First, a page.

PCB congener 126-induced ultrastructural alterations in the rat liver: A stereological study

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Abstract

Hepatocyte cytoplasmic alterations were morphometrically determined in male and female Sprague-Dawley rats fed PCB congener 126 (3,3',4,4',5-pentachlorobiphenyl) in concentrations of 0.1, 1.0, 10, 100 ppb or corn oil in diets for 13 weeks. A dose-dependent increase (P<0.05) in the volume fraction of smooth endoplasmic reticulum (SER) and mitochondria was measured in the hepatocytes of the females. However, these cells of the male rats contained a significantly greater baseline volume fraction of SER compared to that in the females. Statistical differences were not detected in the volume fractions of rough endoplasmic reticulum, peroxisomes or lipid droplets of the hepatocytes in either the males or females. We conclude the increase in mitochondrial volume was a necessary cellular adaptation to meet the heightened energy demands by the SER to produce the necessary enzymes to detoxify the PCB. Morphometric analysis rather than a descriptive methodology allowed for a more accurate determination of the liver pathology induced by PCB 126. Copyright (C) 1999 Elsevier Science Ireland Ltd.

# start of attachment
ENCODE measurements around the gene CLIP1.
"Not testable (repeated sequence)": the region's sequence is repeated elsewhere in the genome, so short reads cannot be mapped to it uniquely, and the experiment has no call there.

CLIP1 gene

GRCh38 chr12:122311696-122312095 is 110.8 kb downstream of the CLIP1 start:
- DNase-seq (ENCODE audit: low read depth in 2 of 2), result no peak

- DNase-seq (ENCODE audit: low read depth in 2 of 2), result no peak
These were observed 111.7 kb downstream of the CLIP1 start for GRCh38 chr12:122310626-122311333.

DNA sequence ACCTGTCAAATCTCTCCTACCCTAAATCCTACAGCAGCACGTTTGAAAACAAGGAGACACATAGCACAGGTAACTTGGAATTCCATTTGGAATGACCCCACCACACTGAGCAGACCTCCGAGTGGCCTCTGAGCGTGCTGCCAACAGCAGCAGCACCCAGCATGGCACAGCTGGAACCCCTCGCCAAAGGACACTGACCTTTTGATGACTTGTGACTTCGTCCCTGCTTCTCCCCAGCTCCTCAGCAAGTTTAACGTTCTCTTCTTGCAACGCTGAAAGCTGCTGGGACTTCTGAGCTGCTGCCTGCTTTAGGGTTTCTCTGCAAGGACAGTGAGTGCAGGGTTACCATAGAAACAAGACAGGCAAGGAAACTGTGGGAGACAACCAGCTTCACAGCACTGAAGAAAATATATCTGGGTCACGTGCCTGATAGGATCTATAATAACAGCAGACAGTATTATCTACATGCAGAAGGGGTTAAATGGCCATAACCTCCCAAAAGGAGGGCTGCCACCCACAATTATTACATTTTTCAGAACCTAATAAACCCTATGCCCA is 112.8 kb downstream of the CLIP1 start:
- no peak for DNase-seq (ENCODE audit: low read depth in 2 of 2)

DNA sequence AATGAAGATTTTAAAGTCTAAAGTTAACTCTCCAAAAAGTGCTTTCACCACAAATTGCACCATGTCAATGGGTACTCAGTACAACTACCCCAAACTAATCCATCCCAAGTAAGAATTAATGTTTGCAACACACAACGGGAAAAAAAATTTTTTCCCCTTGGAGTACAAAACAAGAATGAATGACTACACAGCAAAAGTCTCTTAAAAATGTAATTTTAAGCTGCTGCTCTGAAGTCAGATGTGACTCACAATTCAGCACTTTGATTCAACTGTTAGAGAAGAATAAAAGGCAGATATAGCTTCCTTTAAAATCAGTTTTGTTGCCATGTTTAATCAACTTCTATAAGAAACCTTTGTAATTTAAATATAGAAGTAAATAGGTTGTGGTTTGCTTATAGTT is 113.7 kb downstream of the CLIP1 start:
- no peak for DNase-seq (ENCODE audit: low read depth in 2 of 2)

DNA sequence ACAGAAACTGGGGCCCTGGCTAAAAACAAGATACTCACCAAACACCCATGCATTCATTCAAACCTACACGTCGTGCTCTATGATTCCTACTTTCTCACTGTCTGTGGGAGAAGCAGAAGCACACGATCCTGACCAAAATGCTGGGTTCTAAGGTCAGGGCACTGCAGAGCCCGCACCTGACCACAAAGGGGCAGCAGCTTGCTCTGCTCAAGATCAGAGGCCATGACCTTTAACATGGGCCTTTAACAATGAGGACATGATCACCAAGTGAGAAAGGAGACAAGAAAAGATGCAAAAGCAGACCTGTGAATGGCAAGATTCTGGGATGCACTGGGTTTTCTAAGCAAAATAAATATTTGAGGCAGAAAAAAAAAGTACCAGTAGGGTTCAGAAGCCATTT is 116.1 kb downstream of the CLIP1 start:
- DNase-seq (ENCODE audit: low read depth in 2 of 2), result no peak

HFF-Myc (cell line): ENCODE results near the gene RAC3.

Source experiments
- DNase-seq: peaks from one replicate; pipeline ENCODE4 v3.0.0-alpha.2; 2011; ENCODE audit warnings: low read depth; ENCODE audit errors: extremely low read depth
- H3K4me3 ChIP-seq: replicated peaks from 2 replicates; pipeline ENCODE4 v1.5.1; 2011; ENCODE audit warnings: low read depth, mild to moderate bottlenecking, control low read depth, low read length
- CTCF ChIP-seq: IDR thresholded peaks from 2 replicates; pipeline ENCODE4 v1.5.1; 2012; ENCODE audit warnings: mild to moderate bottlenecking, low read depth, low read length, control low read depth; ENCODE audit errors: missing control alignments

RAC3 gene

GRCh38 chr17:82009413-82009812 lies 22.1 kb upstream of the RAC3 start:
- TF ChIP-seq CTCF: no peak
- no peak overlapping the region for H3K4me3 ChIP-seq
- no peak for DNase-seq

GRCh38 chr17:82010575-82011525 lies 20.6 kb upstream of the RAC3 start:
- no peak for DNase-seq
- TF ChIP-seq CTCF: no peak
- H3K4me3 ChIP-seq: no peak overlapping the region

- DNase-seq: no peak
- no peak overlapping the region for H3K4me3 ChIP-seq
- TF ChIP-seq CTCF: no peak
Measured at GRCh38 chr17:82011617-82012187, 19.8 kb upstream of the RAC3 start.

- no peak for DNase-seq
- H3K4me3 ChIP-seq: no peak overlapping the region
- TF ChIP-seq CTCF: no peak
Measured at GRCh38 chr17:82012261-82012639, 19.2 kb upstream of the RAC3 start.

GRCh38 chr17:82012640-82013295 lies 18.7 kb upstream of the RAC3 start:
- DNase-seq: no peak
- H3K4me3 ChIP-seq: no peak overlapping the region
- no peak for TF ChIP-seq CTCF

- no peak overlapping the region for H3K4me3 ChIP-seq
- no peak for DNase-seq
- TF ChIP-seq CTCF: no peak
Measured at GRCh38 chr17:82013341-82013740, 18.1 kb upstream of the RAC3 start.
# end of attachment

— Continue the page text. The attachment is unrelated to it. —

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Connell, B. J., Singh, A., & Chu, I. (1999). PCB congener 126-induced ultrastructural alterations in the rat liver: A stereological study. Toxicology, 136(2–3), 107–115. https://doi.org/10.1016/S0300-483X(99)00062-1

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